Non-Archimedean Ordered Field
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Non-Archimedean Ordered Field

In mathematics, a non-Archimedean ordered field is an ordered field that does not satisfy the Archimedean property. Examples are the Levi-Civita field, the hyperreal numbers, the surreal numbers, the Dehn field, and the field of rational functions with real coefficients with a suitable order.

Definition

The Archimedean property is a property of certain ordered fields such as the rational numbers or the real numbers, stating that every two elements are within an integer multiple of each other. If a field contains two positive elements x < y for which this is not true, then x/y must be an infinitesimal, greater than zero but smaller than any integer unit fraction. Therefore, the negation of the Archimedean property is equivalent to the existence of infinitesimals.

Applications

Hyperreal fields, non-Archimedean ordered fields containing the real numbers as a subfield, may be used to provide a mathematical foundation for nonstandard analysis.

Max Dehn used the Dehn field, an example of a non-Archimedean ordered field, to construct non-Euclidean geometries in which the parallel postulate fails to be true but nevertheless triangles have angles summing to ?.[1][dubious ]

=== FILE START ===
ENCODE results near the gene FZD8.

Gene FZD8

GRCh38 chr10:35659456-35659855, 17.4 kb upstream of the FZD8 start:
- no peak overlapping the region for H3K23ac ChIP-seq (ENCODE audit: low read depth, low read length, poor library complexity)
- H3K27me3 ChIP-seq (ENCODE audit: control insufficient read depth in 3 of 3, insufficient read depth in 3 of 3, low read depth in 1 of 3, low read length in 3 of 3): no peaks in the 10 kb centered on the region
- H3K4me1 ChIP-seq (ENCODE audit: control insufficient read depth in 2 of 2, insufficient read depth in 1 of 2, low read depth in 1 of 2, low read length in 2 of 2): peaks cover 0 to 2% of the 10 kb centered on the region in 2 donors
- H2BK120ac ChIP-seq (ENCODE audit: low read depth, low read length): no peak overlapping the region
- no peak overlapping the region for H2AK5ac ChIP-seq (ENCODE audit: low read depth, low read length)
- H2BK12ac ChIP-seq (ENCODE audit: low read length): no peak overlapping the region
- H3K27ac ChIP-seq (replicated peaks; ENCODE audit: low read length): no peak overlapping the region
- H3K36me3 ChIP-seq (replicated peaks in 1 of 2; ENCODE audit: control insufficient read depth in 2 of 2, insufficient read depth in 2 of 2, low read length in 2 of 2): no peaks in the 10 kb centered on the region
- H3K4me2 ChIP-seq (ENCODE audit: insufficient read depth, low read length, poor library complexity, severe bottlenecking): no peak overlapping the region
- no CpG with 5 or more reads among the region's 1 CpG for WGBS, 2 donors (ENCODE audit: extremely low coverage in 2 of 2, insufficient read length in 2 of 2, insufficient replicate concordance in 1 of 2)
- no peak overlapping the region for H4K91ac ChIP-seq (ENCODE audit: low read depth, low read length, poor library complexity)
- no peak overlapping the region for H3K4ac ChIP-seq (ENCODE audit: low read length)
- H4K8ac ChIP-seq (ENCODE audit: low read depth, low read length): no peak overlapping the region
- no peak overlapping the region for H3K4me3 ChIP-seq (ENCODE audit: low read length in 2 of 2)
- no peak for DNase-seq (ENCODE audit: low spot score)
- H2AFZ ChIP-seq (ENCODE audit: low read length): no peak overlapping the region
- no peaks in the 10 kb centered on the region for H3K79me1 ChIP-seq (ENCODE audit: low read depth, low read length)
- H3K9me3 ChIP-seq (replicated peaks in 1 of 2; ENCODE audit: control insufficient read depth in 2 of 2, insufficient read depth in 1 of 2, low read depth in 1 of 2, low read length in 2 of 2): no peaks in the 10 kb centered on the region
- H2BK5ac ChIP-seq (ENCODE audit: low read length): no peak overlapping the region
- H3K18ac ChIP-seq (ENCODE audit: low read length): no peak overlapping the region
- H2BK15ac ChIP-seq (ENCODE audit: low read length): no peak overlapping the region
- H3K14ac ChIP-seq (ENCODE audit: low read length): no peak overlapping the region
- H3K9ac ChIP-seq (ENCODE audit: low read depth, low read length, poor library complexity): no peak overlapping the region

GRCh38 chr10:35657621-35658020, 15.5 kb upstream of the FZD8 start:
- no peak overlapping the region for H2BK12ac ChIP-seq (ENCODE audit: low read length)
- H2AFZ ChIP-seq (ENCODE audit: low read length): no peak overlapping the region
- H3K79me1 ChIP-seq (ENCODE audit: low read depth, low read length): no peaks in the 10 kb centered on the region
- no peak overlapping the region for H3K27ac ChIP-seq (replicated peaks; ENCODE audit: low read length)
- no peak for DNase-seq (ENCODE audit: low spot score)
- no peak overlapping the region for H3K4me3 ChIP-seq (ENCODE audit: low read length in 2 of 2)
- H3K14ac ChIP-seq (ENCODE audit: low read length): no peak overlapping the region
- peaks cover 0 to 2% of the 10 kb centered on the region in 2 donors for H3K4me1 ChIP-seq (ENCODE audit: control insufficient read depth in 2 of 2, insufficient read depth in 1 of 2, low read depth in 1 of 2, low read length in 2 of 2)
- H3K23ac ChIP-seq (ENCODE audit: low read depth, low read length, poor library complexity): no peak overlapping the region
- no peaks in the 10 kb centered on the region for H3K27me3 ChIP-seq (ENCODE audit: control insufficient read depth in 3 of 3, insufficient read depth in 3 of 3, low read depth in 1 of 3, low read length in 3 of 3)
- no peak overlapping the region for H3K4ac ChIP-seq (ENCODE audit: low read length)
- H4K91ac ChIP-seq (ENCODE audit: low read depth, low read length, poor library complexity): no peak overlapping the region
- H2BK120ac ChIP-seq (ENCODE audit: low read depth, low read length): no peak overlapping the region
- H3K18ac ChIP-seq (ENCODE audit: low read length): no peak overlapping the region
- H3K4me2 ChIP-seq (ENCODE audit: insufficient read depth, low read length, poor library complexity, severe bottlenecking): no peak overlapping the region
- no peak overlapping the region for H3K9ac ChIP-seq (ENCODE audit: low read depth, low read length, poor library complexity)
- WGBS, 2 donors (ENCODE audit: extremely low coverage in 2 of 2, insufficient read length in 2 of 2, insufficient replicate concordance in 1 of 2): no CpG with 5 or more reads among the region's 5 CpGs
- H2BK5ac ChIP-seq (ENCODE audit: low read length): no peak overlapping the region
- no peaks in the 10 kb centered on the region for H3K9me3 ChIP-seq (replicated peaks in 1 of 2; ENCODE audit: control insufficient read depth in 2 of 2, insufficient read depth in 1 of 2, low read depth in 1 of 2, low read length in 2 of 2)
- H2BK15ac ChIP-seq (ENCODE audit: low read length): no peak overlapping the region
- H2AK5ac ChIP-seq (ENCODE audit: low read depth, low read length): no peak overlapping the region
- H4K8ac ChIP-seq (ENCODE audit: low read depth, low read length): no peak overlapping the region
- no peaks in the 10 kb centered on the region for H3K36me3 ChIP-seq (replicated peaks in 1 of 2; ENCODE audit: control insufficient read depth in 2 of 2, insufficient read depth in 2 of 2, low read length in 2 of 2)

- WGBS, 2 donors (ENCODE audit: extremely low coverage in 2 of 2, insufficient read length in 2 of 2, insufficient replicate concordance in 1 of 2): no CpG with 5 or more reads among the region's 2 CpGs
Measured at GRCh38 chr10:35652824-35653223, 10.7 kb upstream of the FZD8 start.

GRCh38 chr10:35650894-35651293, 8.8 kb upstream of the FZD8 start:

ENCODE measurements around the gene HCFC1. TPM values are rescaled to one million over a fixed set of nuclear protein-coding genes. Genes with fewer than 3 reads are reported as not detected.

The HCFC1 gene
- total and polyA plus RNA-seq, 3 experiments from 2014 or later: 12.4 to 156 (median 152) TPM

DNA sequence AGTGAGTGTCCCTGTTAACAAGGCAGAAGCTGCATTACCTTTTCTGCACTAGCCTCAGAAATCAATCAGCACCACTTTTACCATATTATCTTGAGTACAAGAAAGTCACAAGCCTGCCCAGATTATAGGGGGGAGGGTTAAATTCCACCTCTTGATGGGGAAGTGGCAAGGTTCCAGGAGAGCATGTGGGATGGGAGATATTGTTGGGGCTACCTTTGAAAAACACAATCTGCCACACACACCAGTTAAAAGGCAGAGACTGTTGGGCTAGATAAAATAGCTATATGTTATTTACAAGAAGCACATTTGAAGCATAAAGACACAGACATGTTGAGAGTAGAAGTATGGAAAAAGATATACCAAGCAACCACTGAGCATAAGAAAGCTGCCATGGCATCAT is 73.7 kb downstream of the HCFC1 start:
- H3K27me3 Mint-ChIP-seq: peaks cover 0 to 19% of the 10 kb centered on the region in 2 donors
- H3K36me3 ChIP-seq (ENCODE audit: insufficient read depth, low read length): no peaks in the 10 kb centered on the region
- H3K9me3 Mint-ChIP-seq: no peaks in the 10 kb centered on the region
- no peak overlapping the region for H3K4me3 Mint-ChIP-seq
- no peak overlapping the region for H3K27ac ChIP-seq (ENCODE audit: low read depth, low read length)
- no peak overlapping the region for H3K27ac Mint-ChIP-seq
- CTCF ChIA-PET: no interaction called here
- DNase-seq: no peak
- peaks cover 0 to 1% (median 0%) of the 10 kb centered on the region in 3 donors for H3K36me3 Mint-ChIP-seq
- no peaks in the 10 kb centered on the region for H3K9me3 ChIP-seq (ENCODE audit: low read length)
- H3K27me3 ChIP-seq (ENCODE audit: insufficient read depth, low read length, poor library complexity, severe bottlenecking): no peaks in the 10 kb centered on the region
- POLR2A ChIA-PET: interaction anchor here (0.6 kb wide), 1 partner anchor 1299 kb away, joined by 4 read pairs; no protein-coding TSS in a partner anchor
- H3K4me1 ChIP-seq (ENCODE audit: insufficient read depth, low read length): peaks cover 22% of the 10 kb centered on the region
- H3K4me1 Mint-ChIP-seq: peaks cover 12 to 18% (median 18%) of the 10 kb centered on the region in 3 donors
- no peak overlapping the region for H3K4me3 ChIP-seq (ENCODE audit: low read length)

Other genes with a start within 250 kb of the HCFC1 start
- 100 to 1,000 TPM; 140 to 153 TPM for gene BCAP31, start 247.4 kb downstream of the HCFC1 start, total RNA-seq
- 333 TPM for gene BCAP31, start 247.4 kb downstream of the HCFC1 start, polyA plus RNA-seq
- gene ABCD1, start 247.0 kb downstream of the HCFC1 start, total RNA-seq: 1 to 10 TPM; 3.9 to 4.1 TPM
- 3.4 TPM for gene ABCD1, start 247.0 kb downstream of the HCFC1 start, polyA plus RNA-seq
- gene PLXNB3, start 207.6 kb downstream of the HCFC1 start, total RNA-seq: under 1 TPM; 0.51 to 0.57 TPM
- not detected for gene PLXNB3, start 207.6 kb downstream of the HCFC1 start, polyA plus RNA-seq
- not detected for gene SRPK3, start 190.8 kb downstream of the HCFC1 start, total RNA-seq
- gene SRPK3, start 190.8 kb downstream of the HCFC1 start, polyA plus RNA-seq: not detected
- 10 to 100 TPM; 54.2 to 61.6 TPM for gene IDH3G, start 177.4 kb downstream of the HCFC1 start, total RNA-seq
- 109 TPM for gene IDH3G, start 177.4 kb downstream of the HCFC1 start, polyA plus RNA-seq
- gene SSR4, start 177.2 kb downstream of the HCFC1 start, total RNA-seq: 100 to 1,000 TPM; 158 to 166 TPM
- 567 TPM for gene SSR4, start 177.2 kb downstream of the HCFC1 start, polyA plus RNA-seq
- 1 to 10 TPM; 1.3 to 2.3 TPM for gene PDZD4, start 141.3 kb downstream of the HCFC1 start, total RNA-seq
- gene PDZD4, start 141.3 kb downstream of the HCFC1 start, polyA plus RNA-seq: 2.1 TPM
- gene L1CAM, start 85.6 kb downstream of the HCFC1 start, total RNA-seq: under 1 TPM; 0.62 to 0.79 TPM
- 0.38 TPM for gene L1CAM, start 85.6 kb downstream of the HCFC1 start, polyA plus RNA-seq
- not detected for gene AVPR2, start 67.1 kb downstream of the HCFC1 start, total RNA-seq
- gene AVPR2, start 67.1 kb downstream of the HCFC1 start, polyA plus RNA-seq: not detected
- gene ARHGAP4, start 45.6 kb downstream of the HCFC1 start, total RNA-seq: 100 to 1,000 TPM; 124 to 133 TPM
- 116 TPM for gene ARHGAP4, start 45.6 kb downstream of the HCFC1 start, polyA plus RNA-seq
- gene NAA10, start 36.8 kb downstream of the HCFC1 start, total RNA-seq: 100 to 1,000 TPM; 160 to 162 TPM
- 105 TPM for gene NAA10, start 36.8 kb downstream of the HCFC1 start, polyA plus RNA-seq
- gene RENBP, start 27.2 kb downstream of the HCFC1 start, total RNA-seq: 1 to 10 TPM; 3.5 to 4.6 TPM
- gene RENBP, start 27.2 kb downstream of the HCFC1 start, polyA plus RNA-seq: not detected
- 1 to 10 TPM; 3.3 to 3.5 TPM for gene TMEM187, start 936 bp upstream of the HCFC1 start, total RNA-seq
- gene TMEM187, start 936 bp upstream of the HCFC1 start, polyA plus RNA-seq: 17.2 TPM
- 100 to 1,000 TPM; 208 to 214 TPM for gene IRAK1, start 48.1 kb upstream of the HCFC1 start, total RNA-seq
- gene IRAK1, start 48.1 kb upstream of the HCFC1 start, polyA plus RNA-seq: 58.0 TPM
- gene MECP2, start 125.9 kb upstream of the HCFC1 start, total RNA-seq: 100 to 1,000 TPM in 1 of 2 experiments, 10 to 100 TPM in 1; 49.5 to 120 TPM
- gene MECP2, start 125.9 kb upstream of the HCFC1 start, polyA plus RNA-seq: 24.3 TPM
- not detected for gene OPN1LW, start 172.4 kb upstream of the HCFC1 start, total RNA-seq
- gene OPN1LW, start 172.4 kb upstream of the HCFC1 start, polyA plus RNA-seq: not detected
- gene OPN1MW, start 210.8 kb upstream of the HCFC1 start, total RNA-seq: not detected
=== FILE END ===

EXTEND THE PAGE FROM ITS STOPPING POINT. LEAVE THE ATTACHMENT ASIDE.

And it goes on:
The field of rational functions over ${\displaystyle \mathbb {R} }$ can be used to construct an ordered field which is complete (in the sense of convergence of Cauchy sequences) but is not the real numbers.[2] This completion can be described as the field of formal Laurent series over ${\displaystyle \mathbb {R} }$. Sometimes the term complete is used to mean that the least upper bound property holds. With this meaning of complete there are no complete non-Archimedean ordered fields. The subtle distinction between these two uses of the word complete is occasionally a source of confusion.

References

1. ^ Dehn, Max (1900), "Die Legendre'schen Sätze über die Winkelsumme im Dreieck", Mathematische Annalen, 53 (3): 404-439, doi:10.1007/BF01448980, ISSN 0025-5831, JFM 31.0471.01.
2. ^ Counterexamples in Analysis by Bernard R. Gelbaum and John M. H. Olmsted, Chapter 1, Example 7, page 17.

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